About this Research Topic
Mycobacterium avium subsp. paratuberculosis (MAP) causes Johne´s disease or paratuberculosis (PTB), an infectious chronic enteritis in domestic and wildlife ruminants with important welfare, economic and potential public health consequences. In domestic ruminants, MAP is a major health problem, resulting in intermittent diarrhea, loss of body condition and lower milk productivity. The disease is widely spread in both domestic and wild ruminant populations in almost all countries in the world. There are many factors potentially impeding control and eradication of Johne´s disease including: a lack of basic understanding of the immunopathogenesis of MAP infection, limitations of diagnostic tests to recognize the chronic stages of the infection, the effect of the genetic host susceptibility, and the limitations of current inactivated vaccines to prevent the disease. Additional obstacles are interference with tests to identify animals infected with other mycobacterial species, such as Mycobacterium bovis, the causal agent of bovine tuberculosis. MAP appears to survive pasteurization and could enter the human food chain through meat, dairy products and untreated water supplies. Meta-analysis has demonstrated that the association of MAP with Crohn´s disease (CD) in humans cannot be denied although a casual role has not yet been demonstrated. Addressing PTB control worldwide should be considered a proactive step in ensuring consumer confidence if a causal link is established between PTB and CD.
This Research Topic aims to explore novel technologies which may have the potential both to advance our understanding of the immunopathology of MAP infection and to improve current diagnostic and control strategies; including transcriptomics, metagenomics, genomics, proteomics, and lipidomics. In this Research Topic, we welcome papers on emerging MAP diagnostic and prognostic assays based on biomarkers, changes in microbiota of MAP-infected cattle, bacteriophage assays, ddPCR, and novel MAP specific antigens. Large scale standardized studies to assess the impact of these novel diagnostic approaches and their capacity to augment current test in naturally infected animals are also welcome. The use of genetic selection to improve animal health has emerged from recent advances in genomics and their application to epidemiological data. Resistance to PTB is a heritable trait in cattle and provides an additional tool by which the disease can be controlled.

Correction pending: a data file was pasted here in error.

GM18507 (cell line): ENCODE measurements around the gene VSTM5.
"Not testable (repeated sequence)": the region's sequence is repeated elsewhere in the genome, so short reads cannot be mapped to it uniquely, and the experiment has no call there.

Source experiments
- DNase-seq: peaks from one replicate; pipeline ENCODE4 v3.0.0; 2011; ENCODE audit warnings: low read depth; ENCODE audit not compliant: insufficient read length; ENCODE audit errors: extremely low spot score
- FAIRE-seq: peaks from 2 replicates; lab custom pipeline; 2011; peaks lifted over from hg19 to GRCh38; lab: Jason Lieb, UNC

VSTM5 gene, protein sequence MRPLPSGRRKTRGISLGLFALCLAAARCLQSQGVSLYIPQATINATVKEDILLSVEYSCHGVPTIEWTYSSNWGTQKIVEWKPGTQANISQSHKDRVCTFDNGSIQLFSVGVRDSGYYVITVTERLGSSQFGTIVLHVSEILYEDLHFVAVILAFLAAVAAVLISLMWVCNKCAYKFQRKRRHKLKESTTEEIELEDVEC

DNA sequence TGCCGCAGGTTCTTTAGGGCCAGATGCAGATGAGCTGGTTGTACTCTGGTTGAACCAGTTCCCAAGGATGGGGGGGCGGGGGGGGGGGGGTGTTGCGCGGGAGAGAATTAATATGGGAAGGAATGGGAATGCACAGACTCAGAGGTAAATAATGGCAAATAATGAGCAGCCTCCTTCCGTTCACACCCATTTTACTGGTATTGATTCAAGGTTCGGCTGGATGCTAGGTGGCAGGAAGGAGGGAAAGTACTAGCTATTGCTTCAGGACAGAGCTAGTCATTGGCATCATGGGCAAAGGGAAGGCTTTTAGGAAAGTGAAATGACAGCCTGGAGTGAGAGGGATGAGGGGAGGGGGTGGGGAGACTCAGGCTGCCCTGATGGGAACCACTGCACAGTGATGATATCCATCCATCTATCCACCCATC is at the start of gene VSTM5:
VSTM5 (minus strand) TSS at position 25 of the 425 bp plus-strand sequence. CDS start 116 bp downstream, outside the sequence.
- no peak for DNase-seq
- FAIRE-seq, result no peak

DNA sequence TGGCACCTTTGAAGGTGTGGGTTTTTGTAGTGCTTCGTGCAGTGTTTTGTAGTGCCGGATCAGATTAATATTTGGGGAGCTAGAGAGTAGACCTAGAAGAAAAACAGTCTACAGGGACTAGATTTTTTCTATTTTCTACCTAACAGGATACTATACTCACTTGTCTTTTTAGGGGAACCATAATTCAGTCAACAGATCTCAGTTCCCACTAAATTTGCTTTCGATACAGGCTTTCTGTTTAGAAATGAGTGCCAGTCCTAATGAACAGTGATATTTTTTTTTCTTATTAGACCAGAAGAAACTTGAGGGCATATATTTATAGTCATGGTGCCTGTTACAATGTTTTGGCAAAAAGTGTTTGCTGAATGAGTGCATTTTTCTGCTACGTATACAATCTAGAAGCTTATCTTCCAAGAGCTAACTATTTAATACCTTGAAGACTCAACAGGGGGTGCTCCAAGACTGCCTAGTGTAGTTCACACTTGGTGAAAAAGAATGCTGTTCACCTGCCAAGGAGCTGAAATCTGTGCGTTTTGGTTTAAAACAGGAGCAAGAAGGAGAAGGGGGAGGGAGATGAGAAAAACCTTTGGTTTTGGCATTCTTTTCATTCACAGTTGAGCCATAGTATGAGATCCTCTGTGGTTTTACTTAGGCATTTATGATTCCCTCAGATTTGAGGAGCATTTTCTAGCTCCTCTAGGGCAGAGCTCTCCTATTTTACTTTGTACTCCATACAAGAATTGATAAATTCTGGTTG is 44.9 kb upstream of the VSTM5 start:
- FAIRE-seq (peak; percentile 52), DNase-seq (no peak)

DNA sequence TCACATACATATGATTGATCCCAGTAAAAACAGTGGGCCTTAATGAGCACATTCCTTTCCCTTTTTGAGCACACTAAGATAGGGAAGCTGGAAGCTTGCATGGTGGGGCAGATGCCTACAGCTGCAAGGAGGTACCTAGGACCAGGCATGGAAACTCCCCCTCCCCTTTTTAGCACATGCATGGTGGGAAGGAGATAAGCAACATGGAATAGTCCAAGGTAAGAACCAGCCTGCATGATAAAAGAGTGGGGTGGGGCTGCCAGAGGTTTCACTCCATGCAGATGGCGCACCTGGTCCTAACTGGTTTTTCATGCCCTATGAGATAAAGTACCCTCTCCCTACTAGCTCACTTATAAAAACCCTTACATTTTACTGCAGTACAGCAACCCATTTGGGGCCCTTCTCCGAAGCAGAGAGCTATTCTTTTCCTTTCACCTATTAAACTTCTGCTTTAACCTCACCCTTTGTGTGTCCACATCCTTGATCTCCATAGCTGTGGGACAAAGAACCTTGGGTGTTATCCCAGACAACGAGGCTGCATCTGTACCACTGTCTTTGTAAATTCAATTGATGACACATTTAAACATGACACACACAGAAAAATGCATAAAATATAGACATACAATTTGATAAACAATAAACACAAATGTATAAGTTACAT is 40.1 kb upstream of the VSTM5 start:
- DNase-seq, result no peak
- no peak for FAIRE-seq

Specifically, in this Research Topic, we will therefore be seeking to advance knowledge in relation to:
1- The development of reliable early-stage diagnostics;
2- Validation of biomarker-based tests on naturally infected ruminants in various stages of infection;
3- Identification and validation of genetic markers associated with resistance and disease progression;
4- Development of vaccines that prevent the infection and do not interfere with diagnosis of other mycobacterial infections;
5- Better understanding of the immunomodulation and immune evasion strategies of MAP.
We hope to attract an international collection of papers that address both national and international factors impacting on the control of Johne´s disease within both domestic and wildlife species. In doing so, this Research Topic will provide a forum which will generate a greater understanding of the disease and inform future control efforts through the design of more effective interventions to deal with PTB, to breed resistant animals, to decrease economic losses and to improve food safety. In addition, the tools and strategies described in this research topic could have a significant role in the prevention, diagnosis, and treatment of CD.
Keywords: Johne´s disease, diagnosis, control, vaccines, genetic resistance
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